The Bank of Canada has released a working paper that examines decentralized finance (DeFi) lending protocols with respect to sources of instability and their relationship to crypto asset prices. Its findings point to potential ways to optimize DeFi loan platforms, or to the practical limits of decentralization.
Authors of the post, with name “On the Fragility of DeFi Credits” and released on February 22 confirmed that DeFi offers inclusivity and the advantages of smart contract protocols over the use of human discretion. They continued to identify DeFi’s systemic weaknesses. Information asymmetry, a key issue for regulators, was highlighted here with the twist that in DeFi asymmetry favors the borrower:
“The collateral composition of the loan pool is not readily observable, meaning that borrowers are better informed about the quality of the collateral than lenders.”
This is because borrowers are at least aware of the quality of the assets they have used as collateral for the loan. Additionally, “Only tokenized assets can be pledged as collateral, and such assets tend to show very high price volatility.” Price and liquidity create a feedback loop, the paper argued: the price of the asset affects the volume of borrowing, which in turn affects the price of the asset.
In addition, the lack of human input in smart contracts can have unwanted effects. Traditional loan agreements can be modified by loan officers in response to current information. Smart contracts are inflexible because the terms are pre-programmed and “can only depend on a small set of quantifiable real-time data,” and even minor changes to the contract can require a lengthy discussion process.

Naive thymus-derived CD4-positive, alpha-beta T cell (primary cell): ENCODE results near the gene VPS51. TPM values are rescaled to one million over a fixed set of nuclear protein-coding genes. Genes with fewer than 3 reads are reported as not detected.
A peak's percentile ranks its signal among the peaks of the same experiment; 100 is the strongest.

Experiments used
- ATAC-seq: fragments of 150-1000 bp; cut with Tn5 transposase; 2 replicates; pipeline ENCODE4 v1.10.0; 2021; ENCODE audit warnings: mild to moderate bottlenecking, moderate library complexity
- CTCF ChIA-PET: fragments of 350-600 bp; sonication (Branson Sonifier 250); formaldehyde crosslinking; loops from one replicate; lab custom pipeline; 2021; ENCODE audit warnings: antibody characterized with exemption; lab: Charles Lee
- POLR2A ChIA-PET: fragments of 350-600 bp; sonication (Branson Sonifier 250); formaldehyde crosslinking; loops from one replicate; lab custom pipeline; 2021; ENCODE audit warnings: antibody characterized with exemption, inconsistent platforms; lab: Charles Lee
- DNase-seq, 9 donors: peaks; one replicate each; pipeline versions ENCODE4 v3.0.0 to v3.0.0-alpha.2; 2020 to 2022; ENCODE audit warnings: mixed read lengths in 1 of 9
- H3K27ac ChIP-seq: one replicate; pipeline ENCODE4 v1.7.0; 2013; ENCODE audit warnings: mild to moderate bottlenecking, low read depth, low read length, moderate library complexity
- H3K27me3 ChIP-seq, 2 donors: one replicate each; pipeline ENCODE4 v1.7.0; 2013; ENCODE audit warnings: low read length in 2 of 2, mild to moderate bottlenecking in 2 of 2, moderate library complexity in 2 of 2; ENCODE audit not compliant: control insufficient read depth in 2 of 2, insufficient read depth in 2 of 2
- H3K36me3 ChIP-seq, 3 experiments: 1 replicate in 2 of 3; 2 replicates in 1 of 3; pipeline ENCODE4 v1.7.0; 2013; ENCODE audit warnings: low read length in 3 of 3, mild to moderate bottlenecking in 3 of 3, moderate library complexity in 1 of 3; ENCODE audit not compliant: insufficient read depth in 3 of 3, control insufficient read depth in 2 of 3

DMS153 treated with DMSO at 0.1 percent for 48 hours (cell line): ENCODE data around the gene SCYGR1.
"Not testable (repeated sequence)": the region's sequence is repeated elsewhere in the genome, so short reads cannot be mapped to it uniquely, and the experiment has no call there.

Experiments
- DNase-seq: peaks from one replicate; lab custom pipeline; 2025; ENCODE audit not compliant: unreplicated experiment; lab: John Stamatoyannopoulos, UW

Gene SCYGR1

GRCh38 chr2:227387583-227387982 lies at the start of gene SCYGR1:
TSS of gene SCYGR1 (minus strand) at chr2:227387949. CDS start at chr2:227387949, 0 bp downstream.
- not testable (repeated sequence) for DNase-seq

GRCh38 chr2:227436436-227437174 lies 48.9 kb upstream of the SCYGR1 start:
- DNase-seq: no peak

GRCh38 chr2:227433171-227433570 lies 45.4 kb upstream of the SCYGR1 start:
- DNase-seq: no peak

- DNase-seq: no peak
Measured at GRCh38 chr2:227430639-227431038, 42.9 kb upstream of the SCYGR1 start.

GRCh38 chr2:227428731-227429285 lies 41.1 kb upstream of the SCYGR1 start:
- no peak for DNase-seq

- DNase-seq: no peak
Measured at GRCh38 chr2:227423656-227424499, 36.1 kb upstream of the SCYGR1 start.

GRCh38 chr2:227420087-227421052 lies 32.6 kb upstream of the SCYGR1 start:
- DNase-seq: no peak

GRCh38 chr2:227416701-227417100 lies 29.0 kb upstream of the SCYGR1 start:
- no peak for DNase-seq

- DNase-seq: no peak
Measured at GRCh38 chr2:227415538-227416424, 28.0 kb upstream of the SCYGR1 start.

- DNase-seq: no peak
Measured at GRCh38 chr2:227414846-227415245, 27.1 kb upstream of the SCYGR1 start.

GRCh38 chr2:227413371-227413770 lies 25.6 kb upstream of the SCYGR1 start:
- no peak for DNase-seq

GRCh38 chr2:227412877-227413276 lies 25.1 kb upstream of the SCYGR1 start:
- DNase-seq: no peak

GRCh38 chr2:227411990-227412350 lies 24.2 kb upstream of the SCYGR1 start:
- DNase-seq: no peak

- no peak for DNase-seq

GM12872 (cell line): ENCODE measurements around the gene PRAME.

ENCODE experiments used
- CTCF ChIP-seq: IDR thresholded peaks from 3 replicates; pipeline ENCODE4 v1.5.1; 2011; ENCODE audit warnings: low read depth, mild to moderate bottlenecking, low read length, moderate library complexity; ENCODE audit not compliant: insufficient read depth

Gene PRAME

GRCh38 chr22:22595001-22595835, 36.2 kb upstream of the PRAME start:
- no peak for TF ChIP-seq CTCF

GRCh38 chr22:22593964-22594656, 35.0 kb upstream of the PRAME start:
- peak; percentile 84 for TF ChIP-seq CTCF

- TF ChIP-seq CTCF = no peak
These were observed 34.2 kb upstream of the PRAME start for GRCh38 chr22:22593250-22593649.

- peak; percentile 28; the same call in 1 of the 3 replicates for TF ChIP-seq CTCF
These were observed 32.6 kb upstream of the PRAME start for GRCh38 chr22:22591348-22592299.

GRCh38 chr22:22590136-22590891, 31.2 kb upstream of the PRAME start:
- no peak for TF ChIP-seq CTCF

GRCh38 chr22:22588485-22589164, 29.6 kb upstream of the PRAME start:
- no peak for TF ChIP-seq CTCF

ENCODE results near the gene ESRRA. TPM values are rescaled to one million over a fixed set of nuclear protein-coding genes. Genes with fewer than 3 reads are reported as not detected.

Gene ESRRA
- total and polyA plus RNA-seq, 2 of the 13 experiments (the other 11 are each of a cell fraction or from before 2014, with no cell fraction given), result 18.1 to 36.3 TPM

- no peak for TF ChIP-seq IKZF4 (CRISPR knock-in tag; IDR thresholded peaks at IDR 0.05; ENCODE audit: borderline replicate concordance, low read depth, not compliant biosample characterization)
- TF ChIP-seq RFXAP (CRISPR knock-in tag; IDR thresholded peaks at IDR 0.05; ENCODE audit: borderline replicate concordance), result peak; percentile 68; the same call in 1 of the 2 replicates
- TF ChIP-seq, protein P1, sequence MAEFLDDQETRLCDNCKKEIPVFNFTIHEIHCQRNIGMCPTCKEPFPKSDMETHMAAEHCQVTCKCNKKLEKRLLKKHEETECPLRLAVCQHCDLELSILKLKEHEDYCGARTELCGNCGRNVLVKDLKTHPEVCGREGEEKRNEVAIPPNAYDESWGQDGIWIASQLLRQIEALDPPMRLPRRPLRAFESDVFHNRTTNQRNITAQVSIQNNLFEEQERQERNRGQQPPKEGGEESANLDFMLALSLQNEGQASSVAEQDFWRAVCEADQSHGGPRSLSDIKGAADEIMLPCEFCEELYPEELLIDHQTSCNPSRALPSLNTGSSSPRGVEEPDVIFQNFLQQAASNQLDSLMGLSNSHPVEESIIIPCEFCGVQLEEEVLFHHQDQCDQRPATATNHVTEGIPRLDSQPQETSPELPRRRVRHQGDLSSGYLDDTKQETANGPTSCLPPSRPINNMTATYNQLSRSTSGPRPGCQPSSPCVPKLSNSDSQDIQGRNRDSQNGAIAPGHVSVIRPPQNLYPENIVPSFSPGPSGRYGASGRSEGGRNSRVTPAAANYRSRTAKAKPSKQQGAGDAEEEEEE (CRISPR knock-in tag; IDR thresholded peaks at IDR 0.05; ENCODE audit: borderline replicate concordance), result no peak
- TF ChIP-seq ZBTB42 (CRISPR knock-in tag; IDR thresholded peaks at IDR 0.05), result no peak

“As a result, DeFi lending typically involves non-recourse linear debt contracts that feature overcollateralization as the only risk control.”
Efficiency, complexity and flexibility are thus reduced compared to traditional finance, creating “self-fulfilling sentiment-driven cycles” of prices. The authors used advanced mathematics to explore a number of proposals for achieving market equilibrium under these circumstances.
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A flexible optimal debt limit is found to ensure equilibrium. However, the “simple linear deduction rules” typically designed into smart contracts cannot implement a flexible limit. It would be difficult to create logs with this feature and would be very dependent on the choice of oracles. Alternatively to this challenge, “DeFi lending could abandon full decentralization and reintroduce human intervention to ensure real-time risk management.”
The authors therefore conclude The DeFi Trilemma decentralization, simplicity and stability remain unconquered.
Interesting new study from Bank of Canada on the “fragility of DeFi loans” https://t.co/BqnjIxnelB
— Ryan Clements (@ryanjclements) February 22, 2023